||||
Calculate Atlas method exchange rate http://databank.worldbank.org/data/download/site-content/kb/formula-15.png | 4.56 |
||||
GNI, current local currency, billions http://databank.worldbank.org/data/download/site-content/kb/formula-15a.png(NY.GNP.MKTP.CN) | 90 |
120 |
150 |
||
GNI, average market exchange rate, current US$ billions | 30.00 |
||||
GNI, 3-year average market exchange rate, current US$ billions | 37.50 |
||||
Calculate GNI, Atlas method conversion factor, current US$ billions http://databank.worldbank.org/data/download/site-content/kb/formula-16.png | 32.91 |
||||
Mid-year population, millions http://databank.worldbank.org/data/download/site-content/kb/formula-17.png (SP.POP.TOTL) | 10 |
12 |
15 |
||
GNI per capita, average market exchange rate, current US$ | 2,000 |
||||
GNI per capita, 3-year average market exchange rate, current US$ | 2,500 |
||||
Calculate GNI per capita, Atlas method conversion factor, current US$ http://databank.worldbank.org/data/download/site-content/kb/formula-18.png | 2,194 |
Notes:
- For countries with multiple exchange rate systems, the practice has been to apply a weighted average of the exchange rates, with shares of foreign exchange transactions subject to the different exchange rates used as weights. The weighted-average exchange rate is then used in the Atlas formula.
- When official exchange rates are deemed to be unreliable or unrepresentative of the exchange rate effectively applied to domestic transactions of foreign currencies and traded products during a period, an alternative estimate (PA.NUS.ATLS) of the exchange rate is used. While each case is judged on its merits, one case is when there is a significant change in the nominal exchange rate compared to with the relative rate of inflation (the ratio of domestic to international inflation, measured by the SDR deflator– for instance, more than 30% over three years. Typically, an alternative conversion factor is estimated by extrapolating a “normal” period’s exchange rate using the change in relative inflation. These alternative local currency conversion factors are applied as single-year rates, and are used for only a small number of countries.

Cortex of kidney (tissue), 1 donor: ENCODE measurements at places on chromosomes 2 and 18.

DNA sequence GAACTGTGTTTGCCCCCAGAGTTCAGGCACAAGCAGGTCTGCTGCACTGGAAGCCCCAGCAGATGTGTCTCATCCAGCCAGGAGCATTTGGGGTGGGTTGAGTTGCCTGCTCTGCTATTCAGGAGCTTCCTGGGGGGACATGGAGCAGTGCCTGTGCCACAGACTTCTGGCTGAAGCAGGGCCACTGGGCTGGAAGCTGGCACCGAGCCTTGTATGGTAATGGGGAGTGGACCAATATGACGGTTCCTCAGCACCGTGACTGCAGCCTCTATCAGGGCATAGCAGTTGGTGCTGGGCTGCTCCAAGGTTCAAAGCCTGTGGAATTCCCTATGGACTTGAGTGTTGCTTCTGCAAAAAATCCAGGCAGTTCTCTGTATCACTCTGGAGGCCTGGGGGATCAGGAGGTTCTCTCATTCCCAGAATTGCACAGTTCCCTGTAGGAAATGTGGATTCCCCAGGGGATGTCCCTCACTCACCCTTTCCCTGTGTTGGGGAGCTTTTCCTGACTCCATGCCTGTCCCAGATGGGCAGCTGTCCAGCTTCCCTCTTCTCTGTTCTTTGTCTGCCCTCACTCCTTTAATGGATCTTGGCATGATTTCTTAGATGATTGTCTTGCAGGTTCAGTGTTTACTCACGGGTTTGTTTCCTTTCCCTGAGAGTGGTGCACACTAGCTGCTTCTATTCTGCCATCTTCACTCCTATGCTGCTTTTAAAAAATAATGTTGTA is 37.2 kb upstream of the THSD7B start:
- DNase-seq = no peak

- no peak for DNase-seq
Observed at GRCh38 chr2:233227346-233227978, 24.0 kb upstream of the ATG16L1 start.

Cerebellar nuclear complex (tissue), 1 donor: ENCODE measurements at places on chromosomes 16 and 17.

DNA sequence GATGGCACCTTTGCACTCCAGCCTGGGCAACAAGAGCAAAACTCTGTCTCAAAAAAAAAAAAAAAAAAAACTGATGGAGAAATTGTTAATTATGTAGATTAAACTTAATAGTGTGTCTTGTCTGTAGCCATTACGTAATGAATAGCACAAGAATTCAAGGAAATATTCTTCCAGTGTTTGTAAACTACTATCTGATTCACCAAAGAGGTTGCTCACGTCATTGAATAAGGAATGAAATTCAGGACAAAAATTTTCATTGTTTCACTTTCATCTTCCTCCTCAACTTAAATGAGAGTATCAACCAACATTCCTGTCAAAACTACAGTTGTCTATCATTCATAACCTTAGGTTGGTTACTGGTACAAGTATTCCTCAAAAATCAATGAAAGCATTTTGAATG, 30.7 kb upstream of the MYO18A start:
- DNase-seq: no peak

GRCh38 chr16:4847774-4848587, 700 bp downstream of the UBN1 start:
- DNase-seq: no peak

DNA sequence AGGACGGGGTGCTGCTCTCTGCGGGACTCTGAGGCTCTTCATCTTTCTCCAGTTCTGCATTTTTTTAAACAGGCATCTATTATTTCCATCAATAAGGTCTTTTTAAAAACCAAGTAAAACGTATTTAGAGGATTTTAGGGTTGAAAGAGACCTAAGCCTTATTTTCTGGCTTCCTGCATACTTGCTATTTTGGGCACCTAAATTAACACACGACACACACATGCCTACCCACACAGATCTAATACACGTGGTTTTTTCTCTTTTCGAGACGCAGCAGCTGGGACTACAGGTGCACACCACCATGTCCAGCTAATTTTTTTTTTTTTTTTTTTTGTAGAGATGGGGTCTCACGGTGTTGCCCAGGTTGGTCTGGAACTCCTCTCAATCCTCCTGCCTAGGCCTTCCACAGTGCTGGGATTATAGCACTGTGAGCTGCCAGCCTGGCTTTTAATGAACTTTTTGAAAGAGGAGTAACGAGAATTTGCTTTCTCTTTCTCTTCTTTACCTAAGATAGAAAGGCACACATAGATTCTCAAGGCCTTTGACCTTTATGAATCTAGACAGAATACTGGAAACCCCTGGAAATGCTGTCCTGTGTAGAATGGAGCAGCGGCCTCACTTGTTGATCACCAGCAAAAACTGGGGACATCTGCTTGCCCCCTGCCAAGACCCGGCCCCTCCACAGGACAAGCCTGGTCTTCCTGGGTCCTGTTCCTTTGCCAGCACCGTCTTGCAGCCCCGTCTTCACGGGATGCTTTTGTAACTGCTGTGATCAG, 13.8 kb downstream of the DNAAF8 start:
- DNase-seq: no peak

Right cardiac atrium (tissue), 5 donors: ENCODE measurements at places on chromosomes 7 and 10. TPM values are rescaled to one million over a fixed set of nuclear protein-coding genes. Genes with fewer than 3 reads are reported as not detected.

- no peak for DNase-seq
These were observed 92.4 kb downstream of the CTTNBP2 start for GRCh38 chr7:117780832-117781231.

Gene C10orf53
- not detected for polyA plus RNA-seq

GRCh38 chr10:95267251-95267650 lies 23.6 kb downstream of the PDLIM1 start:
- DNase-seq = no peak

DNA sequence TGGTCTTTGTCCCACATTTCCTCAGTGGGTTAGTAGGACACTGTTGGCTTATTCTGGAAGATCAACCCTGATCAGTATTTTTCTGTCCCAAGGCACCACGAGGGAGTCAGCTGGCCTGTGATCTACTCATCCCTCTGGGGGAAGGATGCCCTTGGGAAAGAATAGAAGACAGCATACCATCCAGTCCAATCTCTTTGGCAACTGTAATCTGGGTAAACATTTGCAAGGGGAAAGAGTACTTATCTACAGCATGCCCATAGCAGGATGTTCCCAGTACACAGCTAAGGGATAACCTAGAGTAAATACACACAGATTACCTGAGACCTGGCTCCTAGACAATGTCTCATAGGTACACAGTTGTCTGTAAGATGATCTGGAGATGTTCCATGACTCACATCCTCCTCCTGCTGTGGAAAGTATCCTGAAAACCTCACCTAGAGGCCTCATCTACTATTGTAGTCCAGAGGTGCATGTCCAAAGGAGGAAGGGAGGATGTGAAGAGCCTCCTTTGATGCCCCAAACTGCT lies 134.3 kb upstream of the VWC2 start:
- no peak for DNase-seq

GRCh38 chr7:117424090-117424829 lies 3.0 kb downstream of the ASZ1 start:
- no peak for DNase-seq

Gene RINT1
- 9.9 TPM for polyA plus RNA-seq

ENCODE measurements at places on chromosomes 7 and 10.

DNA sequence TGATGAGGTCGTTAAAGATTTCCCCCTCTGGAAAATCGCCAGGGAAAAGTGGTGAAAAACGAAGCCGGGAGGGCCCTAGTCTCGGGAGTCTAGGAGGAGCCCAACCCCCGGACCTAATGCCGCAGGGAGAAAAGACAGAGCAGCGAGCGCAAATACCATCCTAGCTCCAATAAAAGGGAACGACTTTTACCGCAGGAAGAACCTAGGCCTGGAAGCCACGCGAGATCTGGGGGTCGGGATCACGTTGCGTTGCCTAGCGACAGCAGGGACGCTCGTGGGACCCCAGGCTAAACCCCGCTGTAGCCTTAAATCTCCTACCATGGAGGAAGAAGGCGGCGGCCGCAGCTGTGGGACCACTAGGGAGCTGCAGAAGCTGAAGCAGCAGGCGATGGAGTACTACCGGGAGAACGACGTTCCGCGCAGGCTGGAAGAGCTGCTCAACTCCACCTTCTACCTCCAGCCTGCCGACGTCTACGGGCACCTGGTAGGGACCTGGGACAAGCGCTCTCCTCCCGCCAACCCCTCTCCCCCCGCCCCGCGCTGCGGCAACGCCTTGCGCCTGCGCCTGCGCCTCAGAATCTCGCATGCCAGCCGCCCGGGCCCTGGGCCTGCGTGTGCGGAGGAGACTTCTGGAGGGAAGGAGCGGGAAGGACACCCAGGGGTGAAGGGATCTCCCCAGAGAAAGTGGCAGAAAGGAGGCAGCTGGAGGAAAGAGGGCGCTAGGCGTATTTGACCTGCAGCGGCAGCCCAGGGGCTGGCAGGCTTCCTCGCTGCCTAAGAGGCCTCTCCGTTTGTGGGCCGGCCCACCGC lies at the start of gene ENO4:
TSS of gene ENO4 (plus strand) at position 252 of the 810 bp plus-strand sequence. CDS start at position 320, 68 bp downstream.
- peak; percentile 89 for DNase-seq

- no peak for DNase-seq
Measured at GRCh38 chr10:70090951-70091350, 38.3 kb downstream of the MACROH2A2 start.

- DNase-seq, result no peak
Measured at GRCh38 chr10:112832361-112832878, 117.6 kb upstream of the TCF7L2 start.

- In the special case of countries in transition to a market-based economy, much of their international trade was carried out at exchange rates that differed markedly from official rates. In these cases, official exchange rates could not be used to convert GNI from local currency to U.S. dollars. The alternative approach used for market economies of selecting a past exchange rate as a basis for forward extrapolations was not feasible, given the history of managed price and exchange rate regimes in these countries. In view of these problems, an alternative method, known as the synthetic Atlas-type conversion factor, was developed. The synthetic Atlas-type conversion factors were used for the first time to convert 1990 per capita income for 16 transition economies. From 2002 onward, the synthetic Atlas-type conversion factors have not been applied to any economy.